The weight and height of the HIV-positive children were obtained in accordance with the WHO child growth standard procedures. Each child's weight was measured in kilograms (kg) to one decimal, using a Salter mechanical bathroom scale with an accurate 1 kg precision up to 120 kg capacity. The height of each child was then collected by measuring their length with an inelastic tape measure in a vertical position by having them stand barefoot on a flat surface against a wall, with the child's heel, buttock, and occiput making contact with the wall while standing. Their birth dates were taken from their hospital folders and were confirmed by asking caregivers the age of their child. Finally, their nutritional status (using the indicators stunting (height-for-age Z-scores [HAZ]), underweight (weight-for-age Z-scores [WAZ]), and wasting (weight-for-height Z-scores [WHZ]) were expressed as Z-scores of <−2 or more, standard deviations below the norm respectively, using the World Health Organization (WHO) child growth standards 2006 and WHO Reference 2007 Anthro software.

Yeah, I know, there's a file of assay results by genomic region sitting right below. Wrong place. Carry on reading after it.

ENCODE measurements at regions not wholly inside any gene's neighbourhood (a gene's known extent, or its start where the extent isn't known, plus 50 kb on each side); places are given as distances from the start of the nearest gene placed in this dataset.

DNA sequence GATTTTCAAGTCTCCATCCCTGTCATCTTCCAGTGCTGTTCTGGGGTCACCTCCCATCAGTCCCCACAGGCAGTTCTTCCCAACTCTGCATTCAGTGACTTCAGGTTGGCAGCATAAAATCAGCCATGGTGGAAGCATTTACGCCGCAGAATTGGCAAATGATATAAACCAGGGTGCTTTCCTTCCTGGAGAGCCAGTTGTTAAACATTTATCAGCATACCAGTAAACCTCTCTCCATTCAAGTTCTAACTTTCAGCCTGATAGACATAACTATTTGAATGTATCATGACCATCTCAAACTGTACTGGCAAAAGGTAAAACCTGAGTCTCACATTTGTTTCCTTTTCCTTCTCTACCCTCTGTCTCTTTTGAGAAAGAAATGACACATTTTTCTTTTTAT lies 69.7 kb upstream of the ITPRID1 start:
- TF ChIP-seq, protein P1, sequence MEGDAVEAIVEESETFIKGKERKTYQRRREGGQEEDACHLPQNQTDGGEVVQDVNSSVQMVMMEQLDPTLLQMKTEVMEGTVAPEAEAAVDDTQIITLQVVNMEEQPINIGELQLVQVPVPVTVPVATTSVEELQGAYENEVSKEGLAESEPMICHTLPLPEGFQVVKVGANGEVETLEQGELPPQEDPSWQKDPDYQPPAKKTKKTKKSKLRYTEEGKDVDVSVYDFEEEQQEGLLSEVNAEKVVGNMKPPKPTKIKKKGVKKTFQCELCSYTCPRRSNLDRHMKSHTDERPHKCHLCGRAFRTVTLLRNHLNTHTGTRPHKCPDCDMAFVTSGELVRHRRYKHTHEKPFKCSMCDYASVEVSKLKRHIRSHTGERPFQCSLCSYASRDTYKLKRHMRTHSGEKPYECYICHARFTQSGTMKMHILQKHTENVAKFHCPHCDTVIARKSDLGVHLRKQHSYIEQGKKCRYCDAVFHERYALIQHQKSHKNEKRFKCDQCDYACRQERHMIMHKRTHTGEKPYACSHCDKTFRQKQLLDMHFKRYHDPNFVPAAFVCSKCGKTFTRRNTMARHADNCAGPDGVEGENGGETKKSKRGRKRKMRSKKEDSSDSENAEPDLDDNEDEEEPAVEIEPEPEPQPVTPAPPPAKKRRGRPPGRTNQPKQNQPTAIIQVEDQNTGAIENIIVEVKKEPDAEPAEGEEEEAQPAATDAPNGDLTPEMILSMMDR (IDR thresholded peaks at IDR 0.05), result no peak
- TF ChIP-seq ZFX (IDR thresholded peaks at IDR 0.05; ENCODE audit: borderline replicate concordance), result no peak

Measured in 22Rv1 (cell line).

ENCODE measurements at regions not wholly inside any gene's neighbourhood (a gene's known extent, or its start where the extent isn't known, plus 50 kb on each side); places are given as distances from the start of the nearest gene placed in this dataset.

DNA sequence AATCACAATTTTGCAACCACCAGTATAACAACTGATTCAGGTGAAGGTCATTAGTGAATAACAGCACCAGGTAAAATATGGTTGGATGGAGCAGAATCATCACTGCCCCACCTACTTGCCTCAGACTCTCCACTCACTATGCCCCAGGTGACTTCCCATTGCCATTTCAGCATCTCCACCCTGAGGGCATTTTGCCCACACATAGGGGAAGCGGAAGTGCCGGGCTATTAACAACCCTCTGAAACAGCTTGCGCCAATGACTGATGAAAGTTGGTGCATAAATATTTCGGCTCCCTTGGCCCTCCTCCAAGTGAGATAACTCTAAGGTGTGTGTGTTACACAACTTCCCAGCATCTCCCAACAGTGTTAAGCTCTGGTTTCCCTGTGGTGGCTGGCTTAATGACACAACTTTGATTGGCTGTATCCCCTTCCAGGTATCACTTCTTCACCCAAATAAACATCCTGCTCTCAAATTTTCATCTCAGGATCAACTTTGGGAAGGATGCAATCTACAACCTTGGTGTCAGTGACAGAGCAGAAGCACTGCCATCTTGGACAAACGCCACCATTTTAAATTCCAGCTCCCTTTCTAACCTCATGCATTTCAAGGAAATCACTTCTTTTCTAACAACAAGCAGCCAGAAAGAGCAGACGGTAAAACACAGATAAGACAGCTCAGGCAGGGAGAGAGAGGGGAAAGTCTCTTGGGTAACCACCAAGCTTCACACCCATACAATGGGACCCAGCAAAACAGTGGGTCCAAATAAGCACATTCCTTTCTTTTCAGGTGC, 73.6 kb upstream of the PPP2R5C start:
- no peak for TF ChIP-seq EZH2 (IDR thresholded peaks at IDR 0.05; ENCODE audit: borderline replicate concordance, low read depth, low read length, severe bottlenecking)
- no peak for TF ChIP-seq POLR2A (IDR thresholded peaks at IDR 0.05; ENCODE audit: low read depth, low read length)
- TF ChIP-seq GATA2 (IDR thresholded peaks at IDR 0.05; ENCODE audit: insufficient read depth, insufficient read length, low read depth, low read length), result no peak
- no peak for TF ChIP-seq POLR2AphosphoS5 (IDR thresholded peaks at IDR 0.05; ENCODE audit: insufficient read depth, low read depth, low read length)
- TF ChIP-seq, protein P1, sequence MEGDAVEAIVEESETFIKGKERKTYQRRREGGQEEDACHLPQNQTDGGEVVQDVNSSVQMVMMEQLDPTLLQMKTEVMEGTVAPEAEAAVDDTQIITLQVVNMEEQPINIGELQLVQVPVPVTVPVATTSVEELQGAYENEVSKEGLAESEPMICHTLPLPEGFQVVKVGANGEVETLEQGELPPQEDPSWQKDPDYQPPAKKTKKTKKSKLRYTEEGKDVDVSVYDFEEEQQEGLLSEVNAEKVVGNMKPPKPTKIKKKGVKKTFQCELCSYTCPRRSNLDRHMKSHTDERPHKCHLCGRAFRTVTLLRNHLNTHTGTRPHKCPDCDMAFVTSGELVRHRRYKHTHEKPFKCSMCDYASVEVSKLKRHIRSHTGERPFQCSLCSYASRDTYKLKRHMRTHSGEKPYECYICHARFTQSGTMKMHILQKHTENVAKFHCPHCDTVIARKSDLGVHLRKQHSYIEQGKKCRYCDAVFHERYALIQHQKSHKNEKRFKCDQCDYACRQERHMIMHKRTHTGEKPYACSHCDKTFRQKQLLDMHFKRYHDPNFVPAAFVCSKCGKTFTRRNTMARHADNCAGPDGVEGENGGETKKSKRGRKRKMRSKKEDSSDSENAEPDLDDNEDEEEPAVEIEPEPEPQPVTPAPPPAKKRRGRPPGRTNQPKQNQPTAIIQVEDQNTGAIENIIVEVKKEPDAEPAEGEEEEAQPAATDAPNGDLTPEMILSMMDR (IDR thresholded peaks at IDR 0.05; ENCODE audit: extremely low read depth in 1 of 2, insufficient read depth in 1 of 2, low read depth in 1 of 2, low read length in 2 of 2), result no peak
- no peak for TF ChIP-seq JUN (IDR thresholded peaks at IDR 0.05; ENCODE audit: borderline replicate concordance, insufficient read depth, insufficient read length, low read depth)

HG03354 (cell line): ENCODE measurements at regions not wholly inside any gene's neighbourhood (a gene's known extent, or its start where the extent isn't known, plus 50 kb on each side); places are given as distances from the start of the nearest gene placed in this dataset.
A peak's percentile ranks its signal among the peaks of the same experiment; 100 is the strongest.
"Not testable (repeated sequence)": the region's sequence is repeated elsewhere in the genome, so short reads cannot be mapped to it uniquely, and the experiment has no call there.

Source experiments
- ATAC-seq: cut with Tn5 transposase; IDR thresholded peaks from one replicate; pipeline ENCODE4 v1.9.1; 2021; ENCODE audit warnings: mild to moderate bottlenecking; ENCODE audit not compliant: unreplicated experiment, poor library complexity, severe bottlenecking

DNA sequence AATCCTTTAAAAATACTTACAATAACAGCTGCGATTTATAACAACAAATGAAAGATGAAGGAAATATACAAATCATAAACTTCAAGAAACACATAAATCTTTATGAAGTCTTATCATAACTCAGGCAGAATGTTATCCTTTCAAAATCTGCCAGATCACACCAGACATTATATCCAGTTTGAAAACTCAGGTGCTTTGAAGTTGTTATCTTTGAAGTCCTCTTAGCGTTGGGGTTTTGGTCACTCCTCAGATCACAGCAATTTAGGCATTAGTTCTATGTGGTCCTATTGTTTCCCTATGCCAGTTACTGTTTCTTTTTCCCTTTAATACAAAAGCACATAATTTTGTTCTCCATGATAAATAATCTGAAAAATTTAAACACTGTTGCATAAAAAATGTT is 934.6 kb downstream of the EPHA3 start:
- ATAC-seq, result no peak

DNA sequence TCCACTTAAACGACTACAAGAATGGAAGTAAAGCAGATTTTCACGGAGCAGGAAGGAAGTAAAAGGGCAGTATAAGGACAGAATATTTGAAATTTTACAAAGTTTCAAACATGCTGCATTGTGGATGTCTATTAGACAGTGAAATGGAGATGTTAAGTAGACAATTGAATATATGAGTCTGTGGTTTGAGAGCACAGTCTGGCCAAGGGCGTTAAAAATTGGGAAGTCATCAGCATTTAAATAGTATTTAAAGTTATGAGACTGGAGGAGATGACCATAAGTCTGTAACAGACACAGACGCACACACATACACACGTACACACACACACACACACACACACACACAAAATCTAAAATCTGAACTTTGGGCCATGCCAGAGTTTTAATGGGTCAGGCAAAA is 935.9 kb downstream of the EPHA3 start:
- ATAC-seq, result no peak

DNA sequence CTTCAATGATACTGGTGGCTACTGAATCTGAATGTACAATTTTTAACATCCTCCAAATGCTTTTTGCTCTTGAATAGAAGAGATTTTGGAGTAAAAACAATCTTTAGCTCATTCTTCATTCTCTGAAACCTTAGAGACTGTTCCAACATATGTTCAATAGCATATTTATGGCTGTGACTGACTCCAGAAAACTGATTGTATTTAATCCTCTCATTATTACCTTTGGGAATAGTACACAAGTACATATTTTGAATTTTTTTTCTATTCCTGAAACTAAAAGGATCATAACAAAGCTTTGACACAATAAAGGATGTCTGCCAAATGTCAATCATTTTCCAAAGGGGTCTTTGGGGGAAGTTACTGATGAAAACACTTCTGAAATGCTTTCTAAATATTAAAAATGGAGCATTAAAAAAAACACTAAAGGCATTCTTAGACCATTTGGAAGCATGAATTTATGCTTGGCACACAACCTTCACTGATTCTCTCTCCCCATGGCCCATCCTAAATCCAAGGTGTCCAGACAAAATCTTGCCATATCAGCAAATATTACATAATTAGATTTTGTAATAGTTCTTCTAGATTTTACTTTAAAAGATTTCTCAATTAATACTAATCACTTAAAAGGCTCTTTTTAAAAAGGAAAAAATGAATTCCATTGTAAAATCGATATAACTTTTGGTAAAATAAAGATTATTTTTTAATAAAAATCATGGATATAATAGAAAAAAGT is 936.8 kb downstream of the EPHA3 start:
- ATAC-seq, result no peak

Home screening questionnaire
The HSQ was used to assess the overall quality of the home environment in which the children were reared. The 34-item questionnaire taps into home-environmental characteristics such as family activities, organization, discipline, and resources available for physical stimulation in the home. The HSQ has been widely used as a tool that identifies home environments likely to be suboptimal for child development in South Africa  and other developing countries. The HSQ demonstrated an acceptable reliability in this study sample of HIV-positive children, with a Cronbach's internal consistency reliability coefficient of 0.61.
The statistical package IBM SPSS Statistics for Windows, Version 21.0. was used to describe the mean HAZ, WAZ, and WHZ as well as the prevalence of stunting, underweight, and wasting. Pearson's (r) correlation was performed to determine the associations between the nutritional status, home environment, and sociodemographic factors. Group comparisons between biological and nonbiological caregiver, age of the caregiver, and gender of the child were conducted using independent sample t-tests. Differences between groups (biological vs. nonbiological caregiver) and child's age groups (3-level age groups 3–4, 5–6, and 6> years) were assessed using the one-way analysis of variance test. All tests conducted were two-tailed and held statistical significance at P < 0.05.